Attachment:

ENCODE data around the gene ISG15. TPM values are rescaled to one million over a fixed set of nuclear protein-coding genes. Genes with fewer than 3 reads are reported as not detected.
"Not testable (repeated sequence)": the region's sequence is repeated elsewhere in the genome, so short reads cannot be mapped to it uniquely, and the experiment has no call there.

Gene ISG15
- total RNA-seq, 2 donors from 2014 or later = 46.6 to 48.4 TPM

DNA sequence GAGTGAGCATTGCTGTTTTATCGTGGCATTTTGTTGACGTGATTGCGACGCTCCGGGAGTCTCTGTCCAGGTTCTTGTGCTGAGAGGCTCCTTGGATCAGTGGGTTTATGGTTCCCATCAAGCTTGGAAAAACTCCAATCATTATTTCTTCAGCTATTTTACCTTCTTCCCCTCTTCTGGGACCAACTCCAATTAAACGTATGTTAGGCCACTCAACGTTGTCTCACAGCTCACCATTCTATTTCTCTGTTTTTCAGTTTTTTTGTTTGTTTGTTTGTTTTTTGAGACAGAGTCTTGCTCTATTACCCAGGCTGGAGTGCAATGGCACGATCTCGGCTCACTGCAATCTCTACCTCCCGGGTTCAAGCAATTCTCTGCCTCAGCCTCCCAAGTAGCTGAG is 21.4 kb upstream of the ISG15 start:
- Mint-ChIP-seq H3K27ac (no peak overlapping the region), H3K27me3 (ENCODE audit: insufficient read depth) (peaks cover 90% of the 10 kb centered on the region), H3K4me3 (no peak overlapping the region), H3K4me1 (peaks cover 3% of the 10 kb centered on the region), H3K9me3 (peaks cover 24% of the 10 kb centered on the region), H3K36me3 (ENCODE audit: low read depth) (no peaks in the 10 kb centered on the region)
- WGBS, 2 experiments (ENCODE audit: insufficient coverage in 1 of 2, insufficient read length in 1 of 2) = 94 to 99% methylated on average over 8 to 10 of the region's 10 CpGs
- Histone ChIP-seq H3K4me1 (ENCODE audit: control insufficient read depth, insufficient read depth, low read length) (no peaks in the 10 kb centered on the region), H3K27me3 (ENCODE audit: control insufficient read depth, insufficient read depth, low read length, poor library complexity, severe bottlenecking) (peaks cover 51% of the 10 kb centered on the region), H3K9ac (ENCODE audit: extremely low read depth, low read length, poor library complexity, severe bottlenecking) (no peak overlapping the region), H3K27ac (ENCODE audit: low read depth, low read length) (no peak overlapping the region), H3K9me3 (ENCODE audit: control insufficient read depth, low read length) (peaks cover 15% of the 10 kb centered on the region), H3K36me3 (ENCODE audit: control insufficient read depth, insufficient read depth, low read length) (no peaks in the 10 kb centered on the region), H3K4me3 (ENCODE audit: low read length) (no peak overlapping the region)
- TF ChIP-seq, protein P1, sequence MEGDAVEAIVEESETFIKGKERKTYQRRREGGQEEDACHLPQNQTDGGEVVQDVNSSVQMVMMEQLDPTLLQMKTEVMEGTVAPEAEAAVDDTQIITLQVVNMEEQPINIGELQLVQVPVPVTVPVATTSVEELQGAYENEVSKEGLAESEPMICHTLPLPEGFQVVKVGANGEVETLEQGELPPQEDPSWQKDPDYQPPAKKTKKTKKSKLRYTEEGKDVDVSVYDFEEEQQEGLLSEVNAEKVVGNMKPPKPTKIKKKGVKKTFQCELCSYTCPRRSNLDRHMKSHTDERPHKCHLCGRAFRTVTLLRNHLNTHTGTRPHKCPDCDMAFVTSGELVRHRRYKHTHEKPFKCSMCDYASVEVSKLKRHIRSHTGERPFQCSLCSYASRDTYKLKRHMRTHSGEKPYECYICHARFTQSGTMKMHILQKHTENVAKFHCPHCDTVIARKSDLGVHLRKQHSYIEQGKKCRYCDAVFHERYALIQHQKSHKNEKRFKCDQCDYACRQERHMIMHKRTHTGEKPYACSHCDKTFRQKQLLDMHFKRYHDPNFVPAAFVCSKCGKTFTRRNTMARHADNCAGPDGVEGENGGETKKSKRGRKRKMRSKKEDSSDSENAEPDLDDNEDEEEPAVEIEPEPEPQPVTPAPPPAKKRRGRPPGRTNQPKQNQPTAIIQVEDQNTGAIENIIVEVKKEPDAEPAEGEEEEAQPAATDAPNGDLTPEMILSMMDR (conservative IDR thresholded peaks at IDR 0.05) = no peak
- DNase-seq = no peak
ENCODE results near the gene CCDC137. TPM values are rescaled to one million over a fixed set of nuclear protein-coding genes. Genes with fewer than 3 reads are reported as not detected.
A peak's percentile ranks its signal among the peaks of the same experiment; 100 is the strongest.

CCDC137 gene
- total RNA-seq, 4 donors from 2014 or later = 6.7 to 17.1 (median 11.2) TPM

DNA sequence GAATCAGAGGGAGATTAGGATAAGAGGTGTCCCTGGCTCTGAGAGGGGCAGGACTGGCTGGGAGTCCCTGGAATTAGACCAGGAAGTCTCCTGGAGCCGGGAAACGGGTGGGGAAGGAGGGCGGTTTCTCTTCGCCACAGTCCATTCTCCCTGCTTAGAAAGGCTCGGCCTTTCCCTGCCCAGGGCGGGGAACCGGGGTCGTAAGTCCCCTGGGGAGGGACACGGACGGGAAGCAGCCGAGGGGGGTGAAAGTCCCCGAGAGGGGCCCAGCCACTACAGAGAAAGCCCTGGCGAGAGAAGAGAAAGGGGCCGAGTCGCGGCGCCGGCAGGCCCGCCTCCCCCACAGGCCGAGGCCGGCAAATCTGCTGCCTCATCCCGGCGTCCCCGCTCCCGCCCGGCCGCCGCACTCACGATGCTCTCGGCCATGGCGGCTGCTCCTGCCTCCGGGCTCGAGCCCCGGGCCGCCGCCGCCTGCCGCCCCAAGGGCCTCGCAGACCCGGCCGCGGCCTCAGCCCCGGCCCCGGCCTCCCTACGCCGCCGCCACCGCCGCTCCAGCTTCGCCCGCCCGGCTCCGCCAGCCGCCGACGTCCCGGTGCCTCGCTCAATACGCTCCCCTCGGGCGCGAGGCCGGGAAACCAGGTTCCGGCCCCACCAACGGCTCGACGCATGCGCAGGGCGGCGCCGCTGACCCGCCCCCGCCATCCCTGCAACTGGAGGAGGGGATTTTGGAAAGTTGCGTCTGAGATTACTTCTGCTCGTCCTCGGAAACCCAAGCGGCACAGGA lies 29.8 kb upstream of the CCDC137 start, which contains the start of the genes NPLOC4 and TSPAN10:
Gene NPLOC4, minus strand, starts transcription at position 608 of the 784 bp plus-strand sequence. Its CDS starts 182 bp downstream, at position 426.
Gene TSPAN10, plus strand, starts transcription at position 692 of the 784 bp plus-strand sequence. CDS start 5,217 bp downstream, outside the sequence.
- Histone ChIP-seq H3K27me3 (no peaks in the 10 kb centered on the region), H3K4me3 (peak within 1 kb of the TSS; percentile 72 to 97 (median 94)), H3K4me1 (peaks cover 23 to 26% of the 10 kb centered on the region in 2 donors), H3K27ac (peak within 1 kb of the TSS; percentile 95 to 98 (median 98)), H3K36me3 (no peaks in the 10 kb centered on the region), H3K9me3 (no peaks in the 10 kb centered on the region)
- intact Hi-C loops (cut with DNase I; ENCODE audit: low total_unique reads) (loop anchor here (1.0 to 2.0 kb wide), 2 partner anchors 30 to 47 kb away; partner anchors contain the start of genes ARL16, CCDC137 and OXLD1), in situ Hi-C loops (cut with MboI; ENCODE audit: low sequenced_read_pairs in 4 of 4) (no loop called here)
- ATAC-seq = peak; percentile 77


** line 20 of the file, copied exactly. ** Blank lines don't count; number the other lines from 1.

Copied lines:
- ATAC-seq = peak; percentile 77